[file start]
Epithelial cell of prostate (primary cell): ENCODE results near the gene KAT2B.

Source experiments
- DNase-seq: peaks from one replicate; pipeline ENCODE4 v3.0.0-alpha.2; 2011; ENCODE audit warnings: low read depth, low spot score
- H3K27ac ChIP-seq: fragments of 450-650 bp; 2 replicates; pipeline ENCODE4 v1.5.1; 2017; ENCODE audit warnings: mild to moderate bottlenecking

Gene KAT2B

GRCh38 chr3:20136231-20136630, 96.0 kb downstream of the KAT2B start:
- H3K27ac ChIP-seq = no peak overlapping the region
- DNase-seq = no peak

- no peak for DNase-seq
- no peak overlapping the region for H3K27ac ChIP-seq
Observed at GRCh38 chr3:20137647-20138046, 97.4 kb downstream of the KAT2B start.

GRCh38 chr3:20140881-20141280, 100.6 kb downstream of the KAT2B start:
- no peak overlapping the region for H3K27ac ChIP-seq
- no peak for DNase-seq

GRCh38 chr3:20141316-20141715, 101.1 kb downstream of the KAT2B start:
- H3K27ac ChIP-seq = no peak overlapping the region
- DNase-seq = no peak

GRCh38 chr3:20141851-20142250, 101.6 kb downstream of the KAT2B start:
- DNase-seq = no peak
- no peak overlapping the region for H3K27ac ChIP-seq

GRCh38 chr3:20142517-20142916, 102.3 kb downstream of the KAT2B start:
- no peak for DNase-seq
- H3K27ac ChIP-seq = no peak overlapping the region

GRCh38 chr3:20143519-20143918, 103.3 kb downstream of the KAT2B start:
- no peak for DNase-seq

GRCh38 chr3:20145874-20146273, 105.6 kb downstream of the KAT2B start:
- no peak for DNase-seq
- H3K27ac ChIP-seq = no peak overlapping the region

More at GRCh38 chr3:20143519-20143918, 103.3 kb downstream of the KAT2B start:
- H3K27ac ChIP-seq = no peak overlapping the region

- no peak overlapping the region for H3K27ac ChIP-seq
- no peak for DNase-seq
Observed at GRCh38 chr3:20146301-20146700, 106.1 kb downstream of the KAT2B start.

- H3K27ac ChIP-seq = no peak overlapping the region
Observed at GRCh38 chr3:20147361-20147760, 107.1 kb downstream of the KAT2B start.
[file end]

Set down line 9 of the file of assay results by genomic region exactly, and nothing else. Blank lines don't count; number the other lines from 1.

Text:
- no peak for DNase-seq